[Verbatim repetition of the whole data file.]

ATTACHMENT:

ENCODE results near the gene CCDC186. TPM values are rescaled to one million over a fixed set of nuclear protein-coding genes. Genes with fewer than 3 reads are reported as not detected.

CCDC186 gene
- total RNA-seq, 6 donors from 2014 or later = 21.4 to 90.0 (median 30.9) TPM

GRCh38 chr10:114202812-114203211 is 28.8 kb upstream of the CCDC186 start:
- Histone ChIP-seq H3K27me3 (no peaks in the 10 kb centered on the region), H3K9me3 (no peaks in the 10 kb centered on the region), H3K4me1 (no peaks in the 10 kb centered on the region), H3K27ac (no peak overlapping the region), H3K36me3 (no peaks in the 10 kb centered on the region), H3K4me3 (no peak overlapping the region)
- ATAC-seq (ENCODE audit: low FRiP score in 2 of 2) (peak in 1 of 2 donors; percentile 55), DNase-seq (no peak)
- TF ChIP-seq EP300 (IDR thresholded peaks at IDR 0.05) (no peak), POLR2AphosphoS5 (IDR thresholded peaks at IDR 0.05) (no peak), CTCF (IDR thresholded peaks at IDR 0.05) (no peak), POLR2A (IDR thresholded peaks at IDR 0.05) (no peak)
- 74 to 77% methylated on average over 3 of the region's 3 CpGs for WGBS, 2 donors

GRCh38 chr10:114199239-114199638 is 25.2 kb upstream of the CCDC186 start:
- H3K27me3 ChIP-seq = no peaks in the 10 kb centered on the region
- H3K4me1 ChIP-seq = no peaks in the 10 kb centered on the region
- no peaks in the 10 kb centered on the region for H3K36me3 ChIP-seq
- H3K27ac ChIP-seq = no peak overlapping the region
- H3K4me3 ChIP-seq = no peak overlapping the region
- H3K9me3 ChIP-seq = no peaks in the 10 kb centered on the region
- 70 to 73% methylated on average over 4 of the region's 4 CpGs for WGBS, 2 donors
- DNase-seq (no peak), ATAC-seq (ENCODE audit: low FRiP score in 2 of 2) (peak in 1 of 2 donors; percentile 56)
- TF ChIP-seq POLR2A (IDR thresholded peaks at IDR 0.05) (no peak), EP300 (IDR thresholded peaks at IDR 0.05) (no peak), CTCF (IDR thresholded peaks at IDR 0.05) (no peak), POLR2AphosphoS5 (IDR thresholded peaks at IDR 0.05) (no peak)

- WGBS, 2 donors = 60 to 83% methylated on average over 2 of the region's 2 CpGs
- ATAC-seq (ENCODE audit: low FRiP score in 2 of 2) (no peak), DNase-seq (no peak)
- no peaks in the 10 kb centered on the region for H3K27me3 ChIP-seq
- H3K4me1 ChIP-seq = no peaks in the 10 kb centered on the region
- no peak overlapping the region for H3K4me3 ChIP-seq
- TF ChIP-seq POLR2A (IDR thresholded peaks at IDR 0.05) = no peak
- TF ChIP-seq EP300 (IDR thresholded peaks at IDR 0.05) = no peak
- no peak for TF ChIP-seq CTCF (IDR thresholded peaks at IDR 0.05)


ENCODE results near the gene CCDC186. TPM values are rescaled to one million over a fixed set of nuclear protein-coding genes. Genes with fewer than 3 reads are reported as not detected.

CCDC186 gene
- total RNA-seq, 6 donors from 2014 or later = 21.4 to 90.0 (median 30.9) TPM

GRCh38 chr10:114202812-114203211 is 28.8 kb upstream of the CCDC186 start:
- Histone ChIP-seq H3K27me3 (no peaks in the 10 kb centered on the region), H3K9me3 (no peaks in the 10 kb centered on the region), H3K4me1 (no peaks in the 10 kb centered on the region), H3K27ac (no peak overlapping the region), H3K36me3 (no peaks in the 10 kb centered on the region), H3K4me3 (no peak overlapping the region)
- ATAC-seq (ENCODE audit: low FRiP score in 2 of 2) (peak in 1 of 2 donors; percentile 55), DNase-seq (no peak)
- TF ChIP-seq EP300 (IDR thresholded peaks at IDR 0.05) (no peak), POLR2AphosphoS5 (IDR thresholded peaks at IDR 0.05) (no peak), CTCF (IDR thresholded peaks at IDR 0.05) (no peak), POLR2A (IDR thresholded peaks at IDR 0.05) (no peak)
- 74 to 77% methylated on average over 3 of the region's 3 CpGs for WGBS, 2 donors

GRCh38 chr10:114199239-114199638 is 25.2 kb upstream of the CCDC186 start:
- H3K27me3 ChIP-seq = no peaks in the 10 kb centered on the region
- H3K4me1 ChIP-seq = no peaks in the 10 kb centered on the region
- no peaks in the 10 kb centered on the region for H3K36me3 ChIP-seq
- H3K27ac ChIP-seq = no peak overlapping the region
- H3K4me3 ChIP-seq = no peak overlapping the region
- H3K9me3 ChIP-seq = no peaks in the 10 kb centered on the region
- 70 to 73% methylated on average over 4 of the region's 4 CpGs for WGBS, 2 donors
- DNase-seq (no peak), ATAC-seq (ENCODE audit: low FRiP score in 2 of 2) (peak in 1 of 2 donors; percentile 56)
- TF ChIP-seq POLR2A (IDR thresholded peaks at IDR 0.05) (no peak), EP300 (IDR thresholded peaks at IDR 0.05) (no peak), CTCF (IDR thresholded peaks at IDR 0.05) (no peak), POLR2AphosphoS5 (IDR thresholded peaks at IDR 0.05) (no peak)

- WGBS, 2 donors = 60 to 83% methylated on average over 2 of the region's 2 CpGs
- ATAC-seq (ENCODE audit: low FRiP score in 2 of 2) (no peak), DNase-seq (no peak)
- no peaks in the 10 kb centered on the region for H3K27me3 ChIP-seq
- H3K4me1 ChIP-seq = no peaks in the 10 kb centered on the region
- no peak overlapping the region for H3K4me3 ChIP-seq
- TF ChIP-seq POLR2A (IDR thresholded peaks at IDR 0.05) = no peak
- TF ChIP-seq EP300 (IDR thresholded peaks at IDR 0.05) = no peak
- no peak for TF ChIP-seq CTCF (IDR thresholded peaks at IDR 0.05)